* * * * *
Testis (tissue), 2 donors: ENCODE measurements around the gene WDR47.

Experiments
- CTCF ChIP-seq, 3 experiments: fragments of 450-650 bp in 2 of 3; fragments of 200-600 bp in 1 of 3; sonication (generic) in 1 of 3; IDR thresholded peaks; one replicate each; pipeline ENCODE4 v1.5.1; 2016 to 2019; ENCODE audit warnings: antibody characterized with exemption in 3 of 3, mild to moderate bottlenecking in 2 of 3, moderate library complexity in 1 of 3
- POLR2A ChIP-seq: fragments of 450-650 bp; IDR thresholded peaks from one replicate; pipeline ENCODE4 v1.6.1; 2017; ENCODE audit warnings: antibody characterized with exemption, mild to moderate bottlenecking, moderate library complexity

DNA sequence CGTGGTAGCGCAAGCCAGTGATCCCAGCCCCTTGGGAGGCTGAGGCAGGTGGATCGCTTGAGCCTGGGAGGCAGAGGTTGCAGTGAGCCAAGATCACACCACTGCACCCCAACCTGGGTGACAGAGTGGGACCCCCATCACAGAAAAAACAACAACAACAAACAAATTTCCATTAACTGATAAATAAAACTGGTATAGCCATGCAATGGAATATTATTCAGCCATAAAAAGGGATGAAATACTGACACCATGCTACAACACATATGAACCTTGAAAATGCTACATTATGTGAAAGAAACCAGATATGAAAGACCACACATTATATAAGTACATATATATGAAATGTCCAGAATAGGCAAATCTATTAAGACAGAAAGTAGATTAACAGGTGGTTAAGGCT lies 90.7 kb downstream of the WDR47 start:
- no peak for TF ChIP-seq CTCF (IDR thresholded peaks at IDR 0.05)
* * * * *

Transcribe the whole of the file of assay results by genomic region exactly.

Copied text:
Testis (tissue), 2 donors: ENCODE measurements around the gene WDR47.

Experiments
- CTCF ChIP-seq, 3 experiments: fragments of 450-650 bp in 2 of 3; fragments of 200-600 bp in 1 of 3; sonication (generic) in 1 of 3; IDR thresholded peaks; one replicate each; pipeline ENCODE4 v1.5.1; 2016 to 2019; ENCODE audit warnings: antibody characterized with exemption in 3 of 3, mild to moderate bottlenecking in 2 of 3, moderate library complexity in 1 of 3
- POLR2A ChIP-seq: fragments of 450-650 bp; IDR thresholded peaks from one replicate; pipeline ENCODE4 v1.6.1; 2017; ENCODE audit warnings: antibody characterized with exemption, mild to moderate bottlenecking, moderate library complexity

DNA sequence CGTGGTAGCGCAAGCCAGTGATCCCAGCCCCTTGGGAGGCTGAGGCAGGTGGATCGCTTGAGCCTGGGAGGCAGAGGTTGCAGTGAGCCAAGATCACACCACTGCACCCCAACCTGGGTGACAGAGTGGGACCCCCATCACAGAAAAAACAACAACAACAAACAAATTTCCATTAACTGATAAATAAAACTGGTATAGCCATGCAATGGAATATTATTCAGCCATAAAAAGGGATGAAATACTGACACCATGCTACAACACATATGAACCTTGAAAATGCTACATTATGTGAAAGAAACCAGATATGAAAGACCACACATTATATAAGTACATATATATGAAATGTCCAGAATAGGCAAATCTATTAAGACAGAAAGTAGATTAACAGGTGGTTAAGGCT lies 90.7 kb downstream of the WDR47 start:
- no peak for TF ChIP-seq CTCF (IDR thresholded peaks at IDR 0.05)